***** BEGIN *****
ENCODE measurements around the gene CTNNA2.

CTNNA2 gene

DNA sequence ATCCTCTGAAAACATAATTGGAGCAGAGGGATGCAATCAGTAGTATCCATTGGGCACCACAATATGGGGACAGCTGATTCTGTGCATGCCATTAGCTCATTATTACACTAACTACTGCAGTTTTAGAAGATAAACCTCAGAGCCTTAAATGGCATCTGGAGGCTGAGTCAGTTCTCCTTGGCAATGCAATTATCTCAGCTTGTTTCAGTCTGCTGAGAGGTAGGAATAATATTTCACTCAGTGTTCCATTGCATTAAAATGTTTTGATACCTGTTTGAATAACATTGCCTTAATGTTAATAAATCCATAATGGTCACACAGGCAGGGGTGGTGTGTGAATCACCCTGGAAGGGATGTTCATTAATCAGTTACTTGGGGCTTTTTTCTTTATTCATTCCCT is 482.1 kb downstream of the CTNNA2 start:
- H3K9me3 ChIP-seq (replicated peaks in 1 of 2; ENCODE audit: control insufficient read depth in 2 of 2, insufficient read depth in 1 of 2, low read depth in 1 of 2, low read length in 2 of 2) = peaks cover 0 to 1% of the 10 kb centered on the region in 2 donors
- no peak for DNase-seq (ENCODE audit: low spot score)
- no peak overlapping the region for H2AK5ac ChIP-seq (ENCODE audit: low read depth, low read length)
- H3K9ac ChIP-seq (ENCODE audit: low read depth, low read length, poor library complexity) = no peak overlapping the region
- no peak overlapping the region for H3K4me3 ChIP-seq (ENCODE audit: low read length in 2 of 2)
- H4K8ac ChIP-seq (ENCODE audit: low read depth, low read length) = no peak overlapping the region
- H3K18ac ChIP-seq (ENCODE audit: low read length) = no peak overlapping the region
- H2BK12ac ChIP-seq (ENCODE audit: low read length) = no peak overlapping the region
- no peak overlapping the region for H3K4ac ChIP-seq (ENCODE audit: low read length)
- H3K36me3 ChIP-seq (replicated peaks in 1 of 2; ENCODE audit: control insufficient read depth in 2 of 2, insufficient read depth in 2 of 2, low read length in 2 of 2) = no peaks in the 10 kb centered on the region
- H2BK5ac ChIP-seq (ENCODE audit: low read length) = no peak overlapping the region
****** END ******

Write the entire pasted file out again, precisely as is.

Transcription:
ENCODE measurements around the gene CTNNA2.

CTNNA2 gene

DNA sequence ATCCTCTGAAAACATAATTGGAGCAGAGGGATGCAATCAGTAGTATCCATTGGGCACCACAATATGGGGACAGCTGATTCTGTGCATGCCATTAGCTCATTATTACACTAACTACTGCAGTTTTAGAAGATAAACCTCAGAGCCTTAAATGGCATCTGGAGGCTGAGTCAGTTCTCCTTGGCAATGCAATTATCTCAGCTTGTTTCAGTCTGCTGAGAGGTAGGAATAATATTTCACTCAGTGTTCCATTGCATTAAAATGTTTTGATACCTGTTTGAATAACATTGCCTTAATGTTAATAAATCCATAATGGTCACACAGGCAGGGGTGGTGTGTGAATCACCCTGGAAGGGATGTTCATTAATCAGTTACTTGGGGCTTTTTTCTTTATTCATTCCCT is 482.1 kb downstream of the CTNNA2 start:
- H3K9me3 ChIP-seq (replicated peaks in 1 of 2; ENCODE audit: control insufficient read depth in 2 of 2, insufficient read depth in 1 of 2, low read depth in 1 of 2, low read length in 2 of 2) = peaks cover 0 to 1% of the 10 kb centered on the region in 2 donors
- no peak for DNase-seq (ENCODE audit: low spot score)
- no peak overlapping the region for H2AK5ac ChIP-seq (ENCODE audit: low read depth, low read length)
- H3K9ac ChIP-seq (ENCODE audit: low read depth, low read length, poor library complexity) = no peak overlapping the region
- no peak overlapping the region for H3K4me3 ChIP-seq (ENCODE audit: low read length in 2 of 2)
- H4K8ac ChIP-seq (ENCODE audit: low read depth, low read length) = no peak overlapping the region
- H3K18ac ChIP-seq (ENCODE audit: low read length) = no peak overlapping the region
- H2BK12ac ChIP-seq (ENCODE audit: low read length) = no peak overlapping the region
- no peak overlapping the region for H3K4ac ChIP-seq (ENCODE audit: low read length)
- H3K36me3 ChIP-seq (replicated peaks in 1 of 2; ENCODE audit: control insufficient read depth in 2 of 2, insufficient read depth in 2 of 2, low read length in 2 of 2) = no peaks in the 10 kb centered on the region
- H2BK5ac ChIP-seq (ENCODE audit: low read length) = no peak overlapping the region